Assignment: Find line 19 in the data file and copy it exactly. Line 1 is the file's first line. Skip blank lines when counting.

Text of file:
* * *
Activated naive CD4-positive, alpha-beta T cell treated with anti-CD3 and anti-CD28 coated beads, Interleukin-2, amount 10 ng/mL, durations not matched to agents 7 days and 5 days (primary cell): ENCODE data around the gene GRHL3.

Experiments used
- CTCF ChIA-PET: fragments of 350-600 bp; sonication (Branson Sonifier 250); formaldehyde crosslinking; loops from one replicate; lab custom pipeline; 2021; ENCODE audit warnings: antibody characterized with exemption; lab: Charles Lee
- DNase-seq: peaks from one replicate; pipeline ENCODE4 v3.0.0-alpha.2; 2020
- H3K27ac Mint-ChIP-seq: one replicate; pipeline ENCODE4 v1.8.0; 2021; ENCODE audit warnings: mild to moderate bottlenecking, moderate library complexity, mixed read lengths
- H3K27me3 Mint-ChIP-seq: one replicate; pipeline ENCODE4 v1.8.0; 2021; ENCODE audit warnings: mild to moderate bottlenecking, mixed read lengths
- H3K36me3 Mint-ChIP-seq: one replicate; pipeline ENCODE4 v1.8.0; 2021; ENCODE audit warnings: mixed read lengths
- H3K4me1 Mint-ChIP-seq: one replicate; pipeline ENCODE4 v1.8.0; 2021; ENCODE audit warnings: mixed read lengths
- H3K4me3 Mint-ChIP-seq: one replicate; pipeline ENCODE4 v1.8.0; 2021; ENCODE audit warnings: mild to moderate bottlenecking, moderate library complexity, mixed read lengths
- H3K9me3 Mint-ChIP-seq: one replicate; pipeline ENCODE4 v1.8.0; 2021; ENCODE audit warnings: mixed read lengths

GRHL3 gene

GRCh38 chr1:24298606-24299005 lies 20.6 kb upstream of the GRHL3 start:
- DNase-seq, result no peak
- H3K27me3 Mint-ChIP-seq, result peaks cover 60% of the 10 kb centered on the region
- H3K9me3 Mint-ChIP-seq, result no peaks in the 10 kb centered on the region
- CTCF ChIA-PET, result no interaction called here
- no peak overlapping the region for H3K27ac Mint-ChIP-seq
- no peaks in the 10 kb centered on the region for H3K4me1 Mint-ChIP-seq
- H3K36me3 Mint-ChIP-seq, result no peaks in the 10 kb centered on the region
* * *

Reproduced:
- H3K36me3 Mint-ChIP-seq, result no peaks in the 10 kb centered on the region